Path hopes to bring close friends a lot closer. Launching today, the new social network is calling itself a “personal network” and is only intended for you and your closest friends and family. It is only available on the iPhone–trying to log in through the web will lead to a terrible dead end, devoid of content or any way to add friends.
The social site, co-founded by Shawn Fanning, the creator of Napster, limits your friends to 50. Here’s why, according to the company’s blog: “We chose 50 based on the research of Oxford Professor of Evolutionary Psychology Robin Dunbar, who has long suggested that 150 is the maximum number of social relationships that the human brain can sustain at any given time. Dunbar’s research also shows that personal relationships tend to expand in factors of roughly 3. So while we may have 5 people whom we consider to be our closest friends, and 20 whom we maintain regular contact with, 50 is roughly the outer boundary of our personal networks. These are the people we trust, whom we are building trust with, and whom we consider to be the most important and valued people in our lives.”
From what we currently gather based on research and web use alone (we will try the iPhone version soon), the service is more about photo sharing and tagging with smartphones. You take a picture, tag who is in it, say where it is at, and what the picture is showing. Then your friends log in and can “see” that picture. When they look at it, Path tells you that they ‘saw’ it. Eventually, Path hopes to connect up your pictures and show you how they all link up in new and unique ways.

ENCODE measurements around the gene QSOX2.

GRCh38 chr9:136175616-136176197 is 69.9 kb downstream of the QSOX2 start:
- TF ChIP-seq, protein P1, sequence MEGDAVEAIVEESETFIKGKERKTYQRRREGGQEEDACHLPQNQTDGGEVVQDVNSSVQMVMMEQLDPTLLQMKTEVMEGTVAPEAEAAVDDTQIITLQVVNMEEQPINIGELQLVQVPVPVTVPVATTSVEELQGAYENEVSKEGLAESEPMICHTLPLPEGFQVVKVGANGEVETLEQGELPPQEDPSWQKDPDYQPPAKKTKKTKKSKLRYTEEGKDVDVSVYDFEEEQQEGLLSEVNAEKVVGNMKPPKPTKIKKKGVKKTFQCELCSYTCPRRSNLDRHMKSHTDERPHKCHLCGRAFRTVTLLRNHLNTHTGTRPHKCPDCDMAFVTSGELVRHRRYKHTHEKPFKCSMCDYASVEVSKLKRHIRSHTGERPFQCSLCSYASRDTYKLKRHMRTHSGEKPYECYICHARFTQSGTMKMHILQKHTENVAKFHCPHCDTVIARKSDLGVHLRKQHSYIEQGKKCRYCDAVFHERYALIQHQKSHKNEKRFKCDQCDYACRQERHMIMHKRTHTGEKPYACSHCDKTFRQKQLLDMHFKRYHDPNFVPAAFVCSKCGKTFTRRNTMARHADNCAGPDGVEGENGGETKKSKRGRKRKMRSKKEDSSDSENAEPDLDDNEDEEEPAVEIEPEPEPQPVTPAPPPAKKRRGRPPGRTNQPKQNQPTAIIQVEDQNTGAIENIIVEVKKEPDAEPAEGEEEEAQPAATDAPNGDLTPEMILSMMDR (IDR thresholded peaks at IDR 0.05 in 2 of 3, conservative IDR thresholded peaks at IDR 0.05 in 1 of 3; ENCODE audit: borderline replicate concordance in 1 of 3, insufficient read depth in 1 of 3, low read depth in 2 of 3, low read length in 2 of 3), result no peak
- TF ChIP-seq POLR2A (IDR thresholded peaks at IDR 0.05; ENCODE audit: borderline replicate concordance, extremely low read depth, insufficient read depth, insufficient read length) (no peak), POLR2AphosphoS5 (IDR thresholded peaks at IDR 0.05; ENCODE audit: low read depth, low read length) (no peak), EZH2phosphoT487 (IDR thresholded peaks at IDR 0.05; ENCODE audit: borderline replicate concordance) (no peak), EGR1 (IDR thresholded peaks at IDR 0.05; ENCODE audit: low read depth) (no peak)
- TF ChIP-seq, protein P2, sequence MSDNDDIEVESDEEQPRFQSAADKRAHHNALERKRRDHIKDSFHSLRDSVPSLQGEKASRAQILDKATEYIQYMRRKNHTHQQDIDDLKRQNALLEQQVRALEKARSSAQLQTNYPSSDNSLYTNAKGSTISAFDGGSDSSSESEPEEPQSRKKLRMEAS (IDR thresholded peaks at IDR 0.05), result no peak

Unfortunately, that’s about all there is to it. There is no commenting on photos, no cropping or editing photos, no walls, no messaging, no status updates, no Flickr or other service integration, no smart searching, no reposting photos, no liking, no favorites, no thumbs up/down, nothing. Apparently, Path believes you are so close to your close friends that you all don’t need to communicate at all.
Is Path a good idea? It seems like a gimmicky way to attract Facebook users who are scared about privacy, but lacks any of the features those people are accustomed to. If you have an iPhone, download it from the App Store and let us know what you think.